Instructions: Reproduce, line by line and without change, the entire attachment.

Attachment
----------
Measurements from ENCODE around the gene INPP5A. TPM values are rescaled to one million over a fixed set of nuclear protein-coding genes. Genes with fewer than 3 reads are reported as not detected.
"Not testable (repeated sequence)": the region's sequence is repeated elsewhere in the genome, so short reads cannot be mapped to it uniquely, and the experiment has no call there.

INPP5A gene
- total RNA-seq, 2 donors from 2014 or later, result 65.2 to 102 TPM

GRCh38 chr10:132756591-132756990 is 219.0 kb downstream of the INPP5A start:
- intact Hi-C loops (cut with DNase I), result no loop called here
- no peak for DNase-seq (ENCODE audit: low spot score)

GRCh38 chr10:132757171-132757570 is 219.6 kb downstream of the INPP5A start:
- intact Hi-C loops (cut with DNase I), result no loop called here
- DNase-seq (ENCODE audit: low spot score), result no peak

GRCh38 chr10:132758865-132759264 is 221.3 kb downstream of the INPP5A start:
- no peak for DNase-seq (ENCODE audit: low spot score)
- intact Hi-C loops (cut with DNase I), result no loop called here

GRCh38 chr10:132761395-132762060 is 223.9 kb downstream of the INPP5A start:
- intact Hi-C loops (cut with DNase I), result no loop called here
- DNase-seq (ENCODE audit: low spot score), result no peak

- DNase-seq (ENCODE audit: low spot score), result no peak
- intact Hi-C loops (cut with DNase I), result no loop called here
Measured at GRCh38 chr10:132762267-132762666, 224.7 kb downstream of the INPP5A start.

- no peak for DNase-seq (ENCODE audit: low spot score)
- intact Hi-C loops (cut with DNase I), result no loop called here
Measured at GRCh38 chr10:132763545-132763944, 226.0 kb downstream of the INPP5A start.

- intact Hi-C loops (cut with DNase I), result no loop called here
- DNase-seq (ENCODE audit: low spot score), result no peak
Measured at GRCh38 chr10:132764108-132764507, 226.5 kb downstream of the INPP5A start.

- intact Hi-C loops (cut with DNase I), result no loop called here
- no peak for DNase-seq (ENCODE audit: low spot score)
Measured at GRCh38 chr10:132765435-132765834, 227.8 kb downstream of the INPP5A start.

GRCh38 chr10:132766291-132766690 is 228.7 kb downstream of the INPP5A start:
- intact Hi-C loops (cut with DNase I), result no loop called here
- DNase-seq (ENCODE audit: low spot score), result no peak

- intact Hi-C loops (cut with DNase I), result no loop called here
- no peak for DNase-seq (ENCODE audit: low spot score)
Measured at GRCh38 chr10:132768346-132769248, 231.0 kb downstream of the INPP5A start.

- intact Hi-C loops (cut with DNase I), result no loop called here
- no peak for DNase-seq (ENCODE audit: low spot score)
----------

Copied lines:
Measurements from ENCODE around the gene INPP5A. TPM values are rescaled to one million over a fixed set of nuclear protein-coding genes. Genes with fewer than 3 reads are reported as not detected.
"Not testable (repeated sequence)": the region's sequence is repeated elsewhere in the genome, so short reads cannot be mapped to it uniquely, and the experiment has no call there.

INPP5A gene
- total RNA-seq, 2 donors from 2014 or later, result 65.2 to 102 TPM

GRCh38 chr10:132756591-132756990 is 219.0 kb downstream of the INPP5A start:
- intact Hi-C loops (cut with DNase I), result no loop called here
- no peak for DNase-seq (ENCODE audit: low spot score)

GRCh38 chr10:132757171-132757570 is 219.6 kb downstream of the INPP5A start:
- intact Hi-C loops (cut with DNase I), result no loop called here
- DNase-seq (ENCODE audit: low spot score), result no peak

GRCh38 chr10:132758865-132759264 is 221.3 kb downstream of the INPP5A start:
- no peak for DNase-seq (ENCODE audit: low spot score)
- intact Hi-C loops (cut with DNase I), result no loop called here

GRCh38 chr10:132761395-132762060 is 223.9 kb downstream of the INPP5A start:
- intact Hi-C loops (cut with DNase I), result no loop called here
- DNase-seq (ENCODE audit: low spot score), result no peak

- DNase-seq (ENCODE audit: low spot score), result no peak
- intact Hi-C loops (cut with DNase I), result no loop called here
Measured at GRCh38 chr10:132762267-132762666, 224.7 kb downstream of the INPP5A start.

- no peak for DNase-seq (ENCODE audit: low spot score)
- intact Hi-C loops (cut with DNase I), result no loop called here
Measured at GRCh38 chr10:132763545-132763944, 226.0 kb downstream of the INPP5A start.

- intact Hi-C loops (cut with DNase I), result no loop called here
- DNase-seq (ENCODE audit: low spot score), result no peak
Measured at GRCh38 chr10:132764108-132764507, 226.5 kb downstream of the INPP5A start.

- intact Hi-C loops (cut with DNase I), result no loop called here
- no peak for DNase-seq (ENCODE audit: low spot score)
Measured at GRCh38 chr10:132765435-132765834, 227.8 kb downstream of the INPP5A start.

GRCh38 chr10:132766291-132766690 is 228.7 kb downstream of the INPP5A start:
- intact Hi-C loops (cut with DNase I), result no loop called here
- DNase-seq (ENCODE audit: low spot score), result no peak

- intact Hi-C loops (cut with DNase I), result no loop called here
- no peak for DNase-seq (ENCODE audit: low spot score)
Measured at GRCh38 chr10:132768346-132769248, 231.0 kb downstream of the INPP5A start.

- intact Hi-C loops (cut with DNase I), result no loop called here
- no peak for DNase-seq (ENCODE audit: low spot score)